Healthy Building Network  [Printer-friendly version]
September 13, 2006


[Rachel's introduction: The same forces that corrupted the urban
renewal process in the 1970s -- big-money developers -- are now
trying to corrupt the "green building" movement. They are pouring
millions of dollars in cash and staff time into controlling -- and
changing -- the very definition of "green building."]

By Bill Walsh

Four months after the death of New York's urban visionary Jane Jacobs
(May 4, 1916 -- April 25, 2006)[1], I found myself jockeying for
position on the Cross Bronx Expressway stretch of Interstate 95.[2]
By the time of her death, Jacobs was revered; and the philosophy of
urban renewal she opposed was reviled. But I-95's monotonous
lacerations through cities from Boston to Washington, DC remain
monuments to the limits of Jacobs' contemporary influence. I wondered:
how will history judge the structures that will define our
generation's green building legacy?

Urban Renewal, like the Green Building movement, was inspired and
catalyzed by some of the best and brightest design professionals of
its generation. Their persuasive vision promised to link financial
success and social well-being within a pleasing aesthetic.

But something went wrong.

A big part of what went wrong is that those with the most to gain or
lose financially had the greatest incentives and resources to wrest
control of the movement from the merely civic-minded. Even though most
projects were subject to public scrutiny and debate, the big moneyed
interests routinely prevailed over the protests and counterproposals
of architects, planners, community organizations and advocates working
in the public interest.

Similar forces threaten the Green Building movement today. Deep
pocketed product manufacturers understand the promise of a "green"
marketing advantage conferred upon their product by a LEED credit, and
the peril of not having a "green" product in today's market.
Consequently they are pouring millions of dollars in cash and paid
staff hours into controlling -- and changing -- the very definition of
"green building."

According to the plastics and chemical industries, there is no plastic
that is not a green building product. According to the timber
industry, all wood is "good wood." Last year trade associations
representing the two industries unleashed an unrelenting attack on
LEED at both the state and federal level. They continue to threaten
LEED's assimilation into governmental green building standards unless
and until their products receive favorable treatment within the
Materials and Resources section.

It is in this context that the USGBC Board has directed the
membership to consider a proposal this fall that would meet timber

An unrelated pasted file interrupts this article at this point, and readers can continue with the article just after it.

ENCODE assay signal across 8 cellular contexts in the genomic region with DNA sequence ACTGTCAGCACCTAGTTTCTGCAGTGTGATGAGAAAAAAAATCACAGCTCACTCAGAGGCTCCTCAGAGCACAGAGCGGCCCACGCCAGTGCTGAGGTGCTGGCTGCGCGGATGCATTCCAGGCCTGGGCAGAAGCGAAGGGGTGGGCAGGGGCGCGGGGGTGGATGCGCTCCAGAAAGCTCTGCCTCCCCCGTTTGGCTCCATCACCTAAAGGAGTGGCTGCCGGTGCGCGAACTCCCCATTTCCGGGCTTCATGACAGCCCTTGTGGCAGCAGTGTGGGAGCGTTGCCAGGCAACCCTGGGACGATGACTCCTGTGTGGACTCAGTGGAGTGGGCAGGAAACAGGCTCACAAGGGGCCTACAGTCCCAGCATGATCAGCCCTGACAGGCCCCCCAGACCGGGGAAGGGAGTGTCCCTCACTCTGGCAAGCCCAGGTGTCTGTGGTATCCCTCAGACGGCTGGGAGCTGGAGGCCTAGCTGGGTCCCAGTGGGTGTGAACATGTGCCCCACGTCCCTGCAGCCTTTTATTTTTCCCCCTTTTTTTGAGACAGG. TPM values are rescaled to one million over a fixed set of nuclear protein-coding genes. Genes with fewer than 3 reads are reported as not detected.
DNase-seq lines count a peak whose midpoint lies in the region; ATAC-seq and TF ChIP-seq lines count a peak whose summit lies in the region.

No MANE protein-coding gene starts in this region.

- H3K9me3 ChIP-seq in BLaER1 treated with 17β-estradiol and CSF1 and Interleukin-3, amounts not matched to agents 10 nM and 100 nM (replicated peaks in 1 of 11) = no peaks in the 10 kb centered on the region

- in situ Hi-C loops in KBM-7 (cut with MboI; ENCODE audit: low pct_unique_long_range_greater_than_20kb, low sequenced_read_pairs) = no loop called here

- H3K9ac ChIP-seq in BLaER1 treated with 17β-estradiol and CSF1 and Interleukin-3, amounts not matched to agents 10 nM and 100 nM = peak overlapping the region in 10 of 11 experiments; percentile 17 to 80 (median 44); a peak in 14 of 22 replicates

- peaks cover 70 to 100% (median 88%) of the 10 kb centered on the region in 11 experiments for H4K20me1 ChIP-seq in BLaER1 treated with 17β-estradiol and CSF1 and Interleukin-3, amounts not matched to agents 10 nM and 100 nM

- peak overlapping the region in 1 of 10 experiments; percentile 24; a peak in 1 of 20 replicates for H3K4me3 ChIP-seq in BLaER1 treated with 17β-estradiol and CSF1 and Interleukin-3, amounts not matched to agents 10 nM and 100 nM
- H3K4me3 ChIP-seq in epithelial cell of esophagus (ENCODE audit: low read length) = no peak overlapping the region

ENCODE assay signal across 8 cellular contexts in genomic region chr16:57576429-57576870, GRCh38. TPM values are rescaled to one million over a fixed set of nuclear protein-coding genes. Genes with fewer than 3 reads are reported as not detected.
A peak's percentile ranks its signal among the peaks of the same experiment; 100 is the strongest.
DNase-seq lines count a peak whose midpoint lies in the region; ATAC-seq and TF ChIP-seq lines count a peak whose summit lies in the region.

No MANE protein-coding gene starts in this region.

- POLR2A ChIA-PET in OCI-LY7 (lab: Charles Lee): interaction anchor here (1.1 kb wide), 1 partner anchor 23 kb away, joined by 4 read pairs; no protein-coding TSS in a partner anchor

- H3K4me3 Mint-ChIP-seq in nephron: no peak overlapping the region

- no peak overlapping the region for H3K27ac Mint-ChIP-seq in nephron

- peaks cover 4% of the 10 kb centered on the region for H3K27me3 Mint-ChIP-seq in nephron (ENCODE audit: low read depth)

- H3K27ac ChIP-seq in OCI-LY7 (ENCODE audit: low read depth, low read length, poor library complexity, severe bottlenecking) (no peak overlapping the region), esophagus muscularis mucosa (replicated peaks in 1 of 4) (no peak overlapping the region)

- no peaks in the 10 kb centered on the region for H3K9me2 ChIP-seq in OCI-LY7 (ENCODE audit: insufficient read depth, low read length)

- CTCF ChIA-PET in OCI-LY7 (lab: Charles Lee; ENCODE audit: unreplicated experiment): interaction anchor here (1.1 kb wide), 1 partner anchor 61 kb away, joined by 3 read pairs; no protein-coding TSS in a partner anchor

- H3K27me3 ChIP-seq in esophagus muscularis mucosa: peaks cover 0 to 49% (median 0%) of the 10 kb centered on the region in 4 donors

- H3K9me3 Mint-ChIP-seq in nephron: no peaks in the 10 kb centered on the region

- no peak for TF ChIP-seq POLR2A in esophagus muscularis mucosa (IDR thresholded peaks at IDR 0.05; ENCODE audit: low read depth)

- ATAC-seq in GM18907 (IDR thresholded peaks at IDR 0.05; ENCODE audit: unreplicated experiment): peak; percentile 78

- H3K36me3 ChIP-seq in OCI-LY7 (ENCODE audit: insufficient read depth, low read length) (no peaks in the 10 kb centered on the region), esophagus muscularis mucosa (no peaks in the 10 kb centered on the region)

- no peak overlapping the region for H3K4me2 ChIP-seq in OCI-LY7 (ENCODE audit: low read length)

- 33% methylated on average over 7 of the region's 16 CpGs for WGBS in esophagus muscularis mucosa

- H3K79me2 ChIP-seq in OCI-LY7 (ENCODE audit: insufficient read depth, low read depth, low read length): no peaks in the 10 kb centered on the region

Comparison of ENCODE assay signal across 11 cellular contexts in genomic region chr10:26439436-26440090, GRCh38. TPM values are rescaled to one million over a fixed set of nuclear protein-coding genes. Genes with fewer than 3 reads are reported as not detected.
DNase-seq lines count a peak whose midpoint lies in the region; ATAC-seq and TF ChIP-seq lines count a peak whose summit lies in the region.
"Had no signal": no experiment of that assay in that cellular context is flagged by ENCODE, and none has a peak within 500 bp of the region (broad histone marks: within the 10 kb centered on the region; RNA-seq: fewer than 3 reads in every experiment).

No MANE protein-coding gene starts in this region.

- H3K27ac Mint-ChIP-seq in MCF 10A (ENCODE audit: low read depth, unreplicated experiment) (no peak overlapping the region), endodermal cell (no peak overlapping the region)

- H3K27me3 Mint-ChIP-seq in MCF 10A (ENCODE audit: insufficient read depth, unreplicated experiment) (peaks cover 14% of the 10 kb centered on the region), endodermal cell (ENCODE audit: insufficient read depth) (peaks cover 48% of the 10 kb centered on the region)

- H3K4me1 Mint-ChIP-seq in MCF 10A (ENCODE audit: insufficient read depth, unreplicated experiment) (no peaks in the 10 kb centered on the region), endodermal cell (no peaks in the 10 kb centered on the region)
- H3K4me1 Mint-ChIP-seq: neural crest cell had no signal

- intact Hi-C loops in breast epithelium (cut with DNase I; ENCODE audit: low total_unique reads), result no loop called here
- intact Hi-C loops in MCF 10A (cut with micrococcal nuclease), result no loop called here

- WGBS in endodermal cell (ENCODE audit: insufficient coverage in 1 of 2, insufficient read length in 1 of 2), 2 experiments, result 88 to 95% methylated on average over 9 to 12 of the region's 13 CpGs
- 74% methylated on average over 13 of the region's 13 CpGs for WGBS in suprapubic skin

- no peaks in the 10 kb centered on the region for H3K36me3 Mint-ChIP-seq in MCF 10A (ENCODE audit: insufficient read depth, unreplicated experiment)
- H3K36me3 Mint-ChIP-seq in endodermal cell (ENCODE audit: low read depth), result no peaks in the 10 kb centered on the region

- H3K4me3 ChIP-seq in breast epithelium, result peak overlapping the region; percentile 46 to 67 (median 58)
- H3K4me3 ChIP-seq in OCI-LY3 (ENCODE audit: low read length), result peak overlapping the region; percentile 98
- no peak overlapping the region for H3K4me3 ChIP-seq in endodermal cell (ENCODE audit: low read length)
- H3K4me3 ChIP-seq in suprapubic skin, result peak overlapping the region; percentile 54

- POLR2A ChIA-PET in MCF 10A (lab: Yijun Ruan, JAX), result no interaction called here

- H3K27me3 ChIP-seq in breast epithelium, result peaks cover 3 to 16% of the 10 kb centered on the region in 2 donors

industry demands and award a LEED credit to the greenwash wood
certification label known as the Sustainable Forestry Initiative
(SFI). The Board's move is opposed not only by virtually all public
interest groups dedicated to forest protection, but also by wood
product manufacturers who have dedicated themselves to the consensus-
based Forest Stewardship Council (FSC).

Hundreds of environmental and health advocacy groups also urge
reductions in the use of PVC building materials due to the plastic's
unique association with human carcinogens, heavy metals and phthalate
plasticizers. Most leading green building tools and experts[3] -- our
era's Jane Jacobs -- encourage reduced PVC use, contradicting the
USGBC leadership's decision to remove a proposed PVC reduction credit
from an early draft of LEED-CI (Commercial Interiors). The USGBC
created a task force to study the issue. Their final report is also
due this fall.

One doesn't need 20-20 hindsight to see the connection. Will the next
generation see in our buildings the early expression of green building
ideals and ideas? Or will they see in the vinyl and endangered (by
then extinct?) hardwoods another monument to big money's desecration
of big ideas? The response of the active membership of the USGBC to
the course being set by its elected board and professional staff will
mark a turning point in the history of this movement.


[1] Renowned author of arguably the most influential book on American
urban planning, The Death and Life of Great American Cities, see htt


[3] See, e.g. (not a comprehensive list): Michael Braungart,
McDdonough Braungart Design Chemistry; Che Wall, Australian Green
Building Council; Jason McLennan, AIA, CEO Cascadia Region Green
Building Council; Robin Guenther, FAIA; and the Green Guide for
Health Care.